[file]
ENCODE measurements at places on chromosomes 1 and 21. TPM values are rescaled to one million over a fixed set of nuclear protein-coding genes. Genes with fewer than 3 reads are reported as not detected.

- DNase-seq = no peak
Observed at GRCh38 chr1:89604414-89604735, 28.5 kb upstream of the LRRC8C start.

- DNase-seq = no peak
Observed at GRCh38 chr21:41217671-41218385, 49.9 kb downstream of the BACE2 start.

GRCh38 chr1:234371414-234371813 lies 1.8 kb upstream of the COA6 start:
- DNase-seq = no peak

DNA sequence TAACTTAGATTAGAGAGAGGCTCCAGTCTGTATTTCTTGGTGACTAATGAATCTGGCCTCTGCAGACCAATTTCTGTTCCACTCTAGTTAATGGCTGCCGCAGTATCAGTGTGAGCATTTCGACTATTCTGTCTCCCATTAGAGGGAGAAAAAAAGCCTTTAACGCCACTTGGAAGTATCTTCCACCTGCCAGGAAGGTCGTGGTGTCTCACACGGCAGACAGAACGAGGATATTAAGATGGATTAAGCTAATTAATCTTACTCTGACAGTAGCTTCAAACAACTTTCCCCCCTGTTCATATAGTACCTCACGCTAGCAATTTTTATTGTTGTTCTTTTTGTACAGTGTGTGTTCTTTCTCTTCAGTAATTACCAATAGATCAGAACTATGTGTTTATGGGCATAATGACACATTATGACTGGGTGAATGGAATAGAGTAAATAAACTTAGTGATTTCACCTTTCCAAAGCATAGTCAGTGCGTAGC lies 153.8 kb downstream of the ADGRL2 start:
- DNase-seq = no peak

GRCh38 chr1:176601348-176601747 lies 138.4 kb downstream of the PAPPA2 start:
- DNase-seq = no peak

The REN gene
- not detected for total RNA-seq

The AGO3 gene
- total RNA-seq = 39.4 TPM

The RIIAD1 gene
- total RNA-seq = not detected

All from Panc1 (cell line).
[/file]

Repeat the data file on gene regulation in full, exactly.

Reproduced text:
ENCODE measurements at places on chromosomes 1 and 21. TPM values are rescaled to one million over a fixed set of nuclear protein-coding genes. Genes with fewer than 3 reads are reported as not detected.

- DNase-seq = no peak
Observed at GRCh38 chr1:89604414-89604735, 28.5 kb upstream of the LRRC8C start.

- DNase-seq = no peak
Observed at GRCh38 chr21:41217671-41218385, 49.9 kb downstream of the BACE2 start.

GRCh38 chr1:234371414-234371813 lies 1.8 kb upstream of the COA6 start:
- DNase-seq = no peak

DNA sequence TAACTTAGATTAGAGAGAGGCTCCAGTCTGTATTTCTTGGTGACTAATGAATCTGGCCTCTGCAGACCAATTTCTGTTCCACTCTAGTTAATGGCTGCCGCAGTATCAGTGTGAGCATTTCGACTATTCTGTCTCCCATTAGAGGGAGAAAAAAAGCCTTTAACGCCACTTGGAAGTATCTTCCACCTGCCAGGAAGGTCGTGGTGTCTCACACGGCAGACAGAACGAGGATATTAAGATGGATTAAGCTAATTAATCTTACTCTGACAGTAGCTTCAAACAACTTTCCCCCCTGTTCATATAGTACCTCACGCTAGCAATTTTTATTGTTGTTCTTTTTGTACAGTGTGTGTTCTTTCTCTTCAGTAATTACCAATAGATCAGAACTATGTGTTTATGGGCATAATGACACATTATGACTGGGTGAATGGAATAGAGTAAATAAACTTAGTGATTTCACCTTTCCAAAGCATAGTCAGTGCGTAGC lies 153.8 kb downstream of the ADGRL2 start:
- DNase-seq = no peak

GRCh38 chr1:176601348-176601747 lies 138.4 kb downstream of the PAPPA2 start:
- DNase-seq = no peak

The REN gene
- not detected for total RNA-seq

The AGO3 gene
- total RNA-seq = 39.4 TPM

The RIIAD1 gene
- total RNA-seq = not detected

All from Panc1 (cell line).